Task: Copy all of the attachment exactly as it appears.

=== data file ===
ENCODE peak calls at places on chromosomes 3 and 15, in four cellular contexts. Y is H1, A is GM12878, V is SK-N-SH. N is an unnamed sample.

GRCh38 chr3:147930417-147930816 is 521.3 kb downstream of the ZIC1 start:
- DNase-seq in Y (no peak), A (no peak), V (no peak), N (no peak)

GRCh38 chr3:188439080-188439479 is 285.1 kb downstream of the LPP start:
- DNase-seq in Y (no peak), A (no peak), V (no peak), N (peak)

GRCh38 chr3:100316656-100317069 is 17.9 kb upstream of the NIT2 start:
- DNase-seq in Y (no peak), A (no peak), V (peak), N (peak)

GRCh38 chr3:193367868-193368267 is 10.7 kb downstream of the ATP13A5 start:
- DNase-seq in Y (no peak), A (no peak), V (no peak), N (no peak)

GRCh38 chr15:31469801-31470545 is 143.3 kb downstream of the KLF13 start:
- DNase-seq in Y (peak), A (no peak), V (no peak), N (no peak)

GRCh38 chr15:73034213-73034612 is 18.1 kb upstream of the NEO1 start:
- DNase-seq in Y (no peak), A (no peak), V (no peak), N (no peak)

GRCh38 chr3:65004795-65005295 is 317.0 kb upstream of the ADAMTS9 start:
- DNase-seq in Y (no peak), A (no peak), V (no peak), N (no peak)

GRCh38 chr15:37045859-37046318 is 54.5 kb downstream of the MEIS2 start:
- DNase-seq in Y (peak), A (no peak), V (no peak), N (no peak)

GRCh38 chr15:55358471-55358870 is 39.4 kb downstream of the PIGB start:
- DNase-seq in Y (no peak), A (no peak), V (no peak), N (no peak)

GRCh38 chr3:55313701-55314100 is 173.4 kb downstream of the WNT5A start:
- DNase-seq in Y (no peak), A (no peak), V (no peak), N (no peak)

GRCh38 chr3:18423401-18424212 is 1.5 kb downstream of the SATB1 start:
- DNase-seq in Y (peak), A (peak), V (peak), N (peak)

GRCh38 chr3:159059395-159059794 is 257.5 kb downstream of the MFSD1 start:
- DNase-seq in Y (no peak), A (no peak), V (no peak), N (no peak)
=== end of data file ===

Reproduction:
ENCODE peak calls at places on chromosomes 3 and 15, in four cellular contexts. Y is H1, A is GM12878, V is SK-N-SH. N is an unnamed sample.

GRCh38 chr3:147930417-147930816 is 521.3 kb downstream of the ZIC1 start:
- DNase-seq in Y (no peak), A (no peak), V (no peak), N (no peak)

GRCh38 chr3:188439080-188439479 is 285.1 kb downstream of the LPP start:
- DNase-seq in Y (no peak), A (no peak), V (no peak), N (peak)

GRCh38 chr3:100316656-100317069 is 17.9 kb upstream of the NIT2 start:
- DNase-seq in Y (no peak), A (no peak), V (peak), N (peak)

GRCh38 chr3:193367868-193368267 is 10.7 kb downstream of the ATP13A5 start:
- DNase-seq in Y (no peak), A (no peak), V (no peak), N (no peak)

GRCh38 chr15:31469801-31470545 is 143.3 kb downstream of the KLF13 start:
- DNase-seq in Y (peak), A (no peak), V (no peak), N (no peak)

GRCh38 chr15:73034213-73034612 is 18.1 kb upstream of the NEO1 start:
- DNase-seq in Y (no peak), A (no peak), V (no peak), N (no peak)

GRCh38 chr3:65004795-65005295 is 317.0 kb upstream of the ADAMTS9 start:
- DNase-seq in Y (no peak), A (no peak), V (no peak), N (no peak)

GRCh38 chr15:37045859-37046318 is 54.5 kb downstream of the MEIS2 start:
- DNase-seq in Y (peak), A (no peak), V (no peak), N (no peak)

GRCh38 chr15:55358471-55358870 is 39.4 kb downstream of the PIGB start:
- DNase-seq in Y (no peak), A (no peak), V (no peak), N (no peak)

GRCh38 chr3:55313701-55314100 is 173.4 kb downstream of the WNT5A start:
- DNase-seq in Y (no peak), A (no peak), V (no peak), N (no peak)

GRCh38 chr3:18423401-18424212 is 1.5 kb downstream of the SATB1 start:
- DNase-seq in Y (peak), A (peak), V (peak), N (peak)

GRCh38 chr3:159059395-159059794 is 257.5 kb downstream of the MFSD1 start:
- DNase-seq in Y (no peak), A (no peak), V (no peak), N (no peak)